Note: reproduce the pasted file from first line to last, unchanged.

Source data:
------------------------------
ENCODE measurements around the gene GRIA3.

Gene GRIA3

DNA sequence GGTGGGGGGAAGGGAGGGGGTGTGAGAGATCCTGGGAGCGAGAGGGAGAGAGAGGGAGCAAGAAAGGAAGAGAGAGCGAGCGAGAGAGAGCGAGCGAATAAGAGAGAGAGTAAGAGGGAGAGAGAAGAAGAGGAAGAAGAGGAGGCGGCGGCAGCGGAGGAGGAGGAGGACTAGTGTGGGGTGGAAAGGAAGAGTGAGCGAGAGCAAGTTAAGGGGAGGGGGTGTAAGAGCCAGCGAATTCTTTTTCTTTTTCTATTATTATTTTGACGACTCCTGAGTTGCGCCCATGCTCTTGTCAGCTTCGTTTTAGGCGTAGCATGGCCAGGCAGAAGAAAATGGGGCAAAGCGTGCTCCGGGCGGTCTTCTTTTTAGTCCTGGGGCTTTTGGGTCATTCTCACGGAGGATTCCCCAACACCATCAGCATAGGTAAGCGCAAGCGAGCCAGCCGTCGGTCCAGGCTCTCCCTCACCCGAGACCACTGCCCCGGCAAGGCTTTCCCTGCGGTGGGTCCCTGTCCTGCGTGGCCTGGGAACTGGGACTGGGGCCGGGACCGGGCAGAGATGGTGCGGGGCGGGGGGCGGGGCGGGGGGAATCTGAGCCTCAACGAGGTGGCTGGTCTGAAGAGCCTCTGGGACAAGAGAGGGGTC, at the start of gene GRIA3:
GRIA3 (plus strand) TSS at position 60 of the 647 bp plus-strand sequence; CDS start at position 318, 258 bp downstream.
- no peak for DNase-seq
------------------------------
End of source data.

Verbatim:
ENCODE measurements around the gene GRIA3.

Gene GRIA3

DNA sequence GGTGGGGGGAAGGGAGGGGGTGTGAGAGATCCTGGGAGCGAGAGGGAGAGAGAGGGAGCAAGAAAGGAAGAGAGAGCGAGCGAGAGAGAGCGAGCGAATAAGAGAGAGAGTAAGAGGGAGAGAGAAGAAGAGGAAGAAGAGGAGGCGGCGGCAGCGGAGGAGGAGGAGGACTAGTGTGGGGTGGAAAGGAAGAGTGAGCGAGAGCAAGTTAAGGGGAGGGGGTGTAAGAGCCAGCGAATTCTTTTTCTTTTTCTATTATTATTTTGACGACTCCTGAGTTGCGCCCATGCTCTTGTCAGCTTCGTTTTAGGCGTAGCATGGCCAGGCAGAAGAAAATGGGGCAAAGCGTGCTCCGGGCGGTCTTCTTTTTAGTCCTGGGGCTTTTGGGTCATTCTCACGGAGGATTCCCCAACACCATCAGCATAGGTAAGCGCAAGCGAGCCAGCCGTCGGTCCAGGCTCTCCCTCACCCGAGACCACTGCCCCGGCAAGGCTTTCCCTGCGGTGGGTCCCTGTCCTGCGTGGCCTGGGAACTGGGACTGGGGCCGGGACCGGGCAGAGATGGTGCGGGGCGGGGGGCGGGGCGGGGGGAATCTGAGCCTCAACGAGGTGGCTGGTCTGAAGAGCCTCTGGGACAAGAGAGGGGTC, at the start of gene GRIA3:
GRIA3 (plus strand) TSS at position 60 of the 647 bp plus-strand sequence; CDS start at position 318, 258 bp downstream.
- no peak for DNase-seq